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RUFINO v. UNITED STATES
December 1, 1954
Mary C. RUFINO, as Administratrix of the Goods, Chattels and Credits which were of Orlando J. Rufino, Deceased, Plaintiff,
UNITED STATES of America, Defendant
The opinion of the court was delivered by: MCGOHEY
In an action brought by plaintiff under the Federal Tort Claims Act
as next of kin of her deceased husband for damages suffered as the result of the latter's death allegedly caused by the wrongful acts of the employees of the defendant acting within the scope of their employment, the United States moves to dismiss the complaint under Rule 12(b)(6) of the Federal Rules of Civil Procedure, 28 U.S.C.A., on the ground that the plaintiff has failed to state a claim upon which relief can be granted.
The amended complaint alleges three causes of action:
1. A claim for damages resulting from the negligence of defendant's employees in treating decedent;
2. A claim for damages resulting from an assault on decedent by defendant's employees;
3. A claim for damages resulting from the negligence of defendant's employees in allowing the decedent to be assaulted.
The defendant moves to dismiss the first cause of action on three grounds: first, that by express provision of 28 U.S.C. § 1346(b) the law of New York governs and a hospital in New York would not be liable for the professional acts of its medical personnel; second, that under 28 U.S.C. § 2680(a) the defendant is not responsible for a claim 'based upon the exercise or performance * * * [of] a discretionary function or duty on the part of a federal agency or an employee of the Government'; third, that plaintiff has an exclusive remedy under 38 U.S.C.A. § 501a.
The defendant moves to dismiss the second and third causes of action on the ground that 28 U.S.C. § 2680(h) expressly exempts the Government from liability not only for actions of assault but also for claims 'arising out of assault'.
28 U.S.C. § 1346(b) provides in pertinent part that:
'* * * [The] district courts * * * shall have exclusive jurisdiction of civil actions on claims against the United States * * * for injury or loss of property, or personal injury or death caused by the negligent or wrongful act or omission of any employee of the Government while acting within the scope of his office or employment, under circumstances where the United States, if a private person, would be liable to the claimant in accordance with the law of the place where the act or omission occurred.'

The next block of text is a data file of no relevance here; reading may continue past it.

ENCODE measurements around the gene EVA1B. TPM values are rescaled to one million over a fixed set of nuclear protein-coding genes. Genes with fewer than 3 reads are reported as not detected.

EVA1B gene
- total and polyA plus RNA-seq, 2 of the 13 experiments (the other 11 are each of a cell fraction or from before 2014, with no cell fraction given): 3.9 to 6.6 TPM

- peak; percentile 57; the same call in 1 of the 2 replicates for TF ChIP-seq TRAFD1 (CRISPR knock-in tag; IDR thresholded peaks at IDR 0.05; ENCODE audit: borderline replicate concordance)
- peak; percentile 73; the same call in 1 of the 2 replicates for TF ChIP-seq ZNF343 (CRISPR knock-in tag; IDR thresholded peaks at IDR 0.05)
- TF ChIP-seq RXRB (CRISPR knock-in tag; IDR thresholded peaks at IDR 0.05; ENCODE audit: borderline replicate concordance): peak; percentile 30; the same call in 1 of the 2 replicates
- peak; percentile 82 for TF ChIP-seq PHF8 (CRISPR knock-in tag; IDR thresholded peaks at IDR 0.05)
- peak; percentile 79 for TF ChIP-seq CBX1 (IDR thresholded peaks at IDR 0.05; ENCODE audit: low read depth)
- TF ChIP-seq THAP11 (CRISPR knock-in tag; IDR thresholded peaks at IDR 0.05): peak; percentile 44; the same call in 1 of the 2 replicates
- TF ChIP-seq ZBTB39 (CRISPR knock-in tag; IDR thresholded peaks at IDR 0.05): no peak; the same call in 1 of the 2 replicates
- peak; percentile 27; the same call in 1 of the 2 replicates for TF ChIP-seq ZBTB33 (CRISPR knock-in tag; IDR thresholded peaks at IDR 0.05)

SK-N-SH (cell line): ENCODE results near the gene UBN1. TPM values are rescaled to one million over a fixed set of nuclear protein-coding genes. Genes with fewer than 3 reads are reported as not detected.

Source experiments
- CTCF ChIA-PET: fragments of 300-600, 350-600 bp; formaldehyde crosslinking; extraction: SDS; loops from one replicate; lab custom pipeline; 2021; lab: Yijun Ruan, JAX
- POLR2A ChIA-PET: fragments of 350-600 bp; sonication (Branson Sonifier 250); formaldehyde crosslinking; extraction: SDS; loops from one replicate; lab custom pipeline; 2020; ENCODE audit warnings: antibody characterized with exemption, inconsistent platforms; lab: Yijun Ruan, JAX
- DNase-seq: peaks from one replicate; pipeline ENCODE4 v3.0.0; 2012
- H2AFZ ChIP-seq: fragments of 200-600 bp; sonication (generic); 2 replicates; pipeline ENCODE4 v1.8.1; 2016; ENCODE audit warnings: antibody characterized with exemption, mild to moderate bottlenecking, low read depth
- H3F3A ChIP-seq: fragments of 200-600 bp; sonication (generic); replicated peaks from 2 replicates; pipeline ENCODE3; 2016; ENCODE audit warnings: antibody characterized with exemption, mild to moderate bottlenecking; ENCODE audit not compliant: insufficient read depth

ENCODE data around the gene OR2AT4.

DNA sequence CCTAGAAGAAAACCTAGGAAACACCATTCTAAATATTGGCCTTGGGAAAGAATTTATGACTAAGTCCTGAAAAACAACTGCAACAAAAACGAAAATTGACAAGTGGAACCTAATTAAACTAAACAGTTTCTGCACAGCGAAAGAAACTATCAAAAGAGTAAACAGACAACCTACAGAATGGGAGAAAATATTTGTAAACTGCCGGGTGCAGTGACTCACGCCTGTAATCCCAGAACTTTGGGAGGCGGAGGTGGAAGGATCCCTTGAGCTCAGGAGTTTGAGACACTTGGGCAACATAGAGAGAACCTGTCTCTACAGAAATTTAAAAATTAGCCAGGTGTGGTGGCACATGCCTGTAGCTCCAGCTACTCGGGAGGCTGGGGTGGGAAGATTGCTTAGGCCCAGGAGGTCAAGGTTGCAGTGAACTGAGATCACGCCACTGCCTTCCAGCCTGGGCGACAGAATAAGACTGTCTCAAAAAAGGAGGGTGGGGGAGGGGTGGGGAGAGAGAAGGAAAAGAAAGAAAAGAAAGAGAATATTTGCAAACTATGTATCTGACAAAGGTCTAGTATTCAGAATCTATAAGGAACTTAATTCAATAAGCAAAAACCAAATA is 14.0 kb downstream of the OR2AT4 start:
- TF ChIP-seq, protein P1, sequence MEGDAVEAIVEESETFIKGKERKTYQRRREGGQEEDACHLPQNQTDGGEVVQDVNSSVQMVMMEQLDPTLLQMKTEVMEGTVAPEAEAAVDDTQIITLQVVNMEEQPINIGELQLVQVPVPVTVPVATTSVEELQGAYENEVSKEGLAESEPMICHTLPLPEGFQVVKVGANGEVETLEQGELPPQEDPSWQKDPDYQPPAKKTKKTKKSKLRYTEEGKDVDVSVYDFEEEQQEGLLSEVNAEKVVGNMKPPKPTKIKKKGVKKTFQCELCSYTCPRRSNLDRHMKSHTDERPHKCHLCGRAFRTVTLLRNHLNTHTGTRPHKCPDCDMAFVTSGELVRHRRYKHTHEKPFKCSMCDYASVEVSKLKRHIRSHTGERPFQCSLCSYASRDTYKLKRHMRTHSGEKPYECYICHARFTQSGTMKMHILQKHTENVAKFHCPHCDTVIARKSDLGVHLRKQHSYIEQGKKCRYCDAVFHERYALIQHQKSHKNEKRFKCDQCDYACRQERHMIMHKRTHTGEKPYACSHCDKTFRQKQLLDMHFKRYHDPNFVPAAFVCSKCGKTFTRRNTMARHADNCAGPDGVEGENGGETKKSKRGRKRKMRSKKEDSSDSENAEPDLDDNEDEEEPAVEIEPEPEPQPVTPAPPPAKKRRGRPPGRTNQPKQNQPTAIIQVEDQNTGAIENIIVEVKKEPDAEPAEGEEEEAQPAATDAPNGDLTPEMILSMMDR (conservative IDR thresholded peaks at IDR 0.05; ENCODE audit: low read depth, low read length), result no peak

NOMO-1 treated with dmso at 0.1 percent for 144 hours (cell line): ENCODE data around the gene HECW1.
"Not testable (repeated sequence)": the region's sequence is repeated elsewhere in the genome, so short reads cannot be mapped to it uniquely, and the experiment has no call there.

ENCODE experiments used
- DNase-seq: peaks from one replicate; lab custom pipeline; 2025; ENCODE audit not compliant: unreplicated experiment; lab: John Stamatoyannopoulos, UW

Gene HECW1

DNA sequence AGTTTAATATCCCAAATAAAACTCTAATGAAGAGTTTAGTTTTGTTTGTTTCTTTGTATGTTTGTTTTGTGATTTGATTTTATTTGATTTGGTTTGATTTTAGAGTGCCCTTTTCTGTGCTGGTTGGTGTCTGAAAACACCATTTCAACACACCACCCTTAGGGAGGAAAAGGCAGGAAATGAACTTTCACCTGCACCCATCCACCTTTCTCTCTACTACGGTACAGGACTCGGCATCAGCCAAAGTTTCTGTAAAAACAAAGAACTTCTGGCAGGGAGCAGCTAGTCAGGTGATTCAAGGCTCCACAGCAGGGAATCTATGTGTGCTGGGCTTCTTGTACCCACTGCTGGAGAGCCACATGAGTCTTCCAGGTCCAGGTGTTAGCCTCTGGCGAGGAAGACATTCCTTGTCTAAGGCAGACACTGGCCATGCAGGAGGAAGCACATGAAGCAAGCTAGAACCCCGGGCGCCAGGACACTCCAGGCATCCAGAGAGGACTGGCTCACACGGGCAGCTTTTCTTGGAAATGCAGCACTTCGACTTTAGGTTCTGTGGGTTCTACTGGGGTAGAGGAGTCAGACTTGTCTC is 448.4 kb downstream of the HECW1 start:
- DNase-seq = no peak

It is defendant's contention that since neither a private nor a charitable hospital in New York would be liable for the professional acts of its physicians and nurses, similarly the United States cannot be held liable under the Tort Claims Act for the professional acts of its medical personnel.
It is not at all clear that the New York doctrine urged by defendant would apply in this case. The New York Court of Appeals in the case of Phillips v. Buffalo General Hospital,
adopting the independent contractor theory of a hospital's immunity -- the so-called 'New York Rule' -- rejected former New York cases which had relied on the 'implied waiver theory.' The basis of the New York doctrine is that professional personnel engaged in professional pursuits in a hospital are not employees of the hospital at least while engaging in such pursuits for the reason that:
"Such a hospital undertakes, not to heal or attempt to heal through the agency of others but merely to supply others who will heal or attempt to heal on their own responsibility."
Although there appears to be a conflict among the circuits, there are several holdings in Circuit
and District Courts
to the effect that the provision of 28 U.S.C. § 1346(b) quoted above does not make the law of the state applicable in determining the legal relationship between the United States and its employees but rather that, that relationship having been found to exist by statute or Federal law, the law of the state determines whether the act of the employee is one upon which liability can be predicated. This being so, the New York doctrine of independent contractor is not applicable and a determination of the relationship of a physician and other workers in a Veterans' Administration hospital is to be made from the construction of the statute authorizing the establishment of such a hospital
and from the definition section of the Federal Tort Claims Act.
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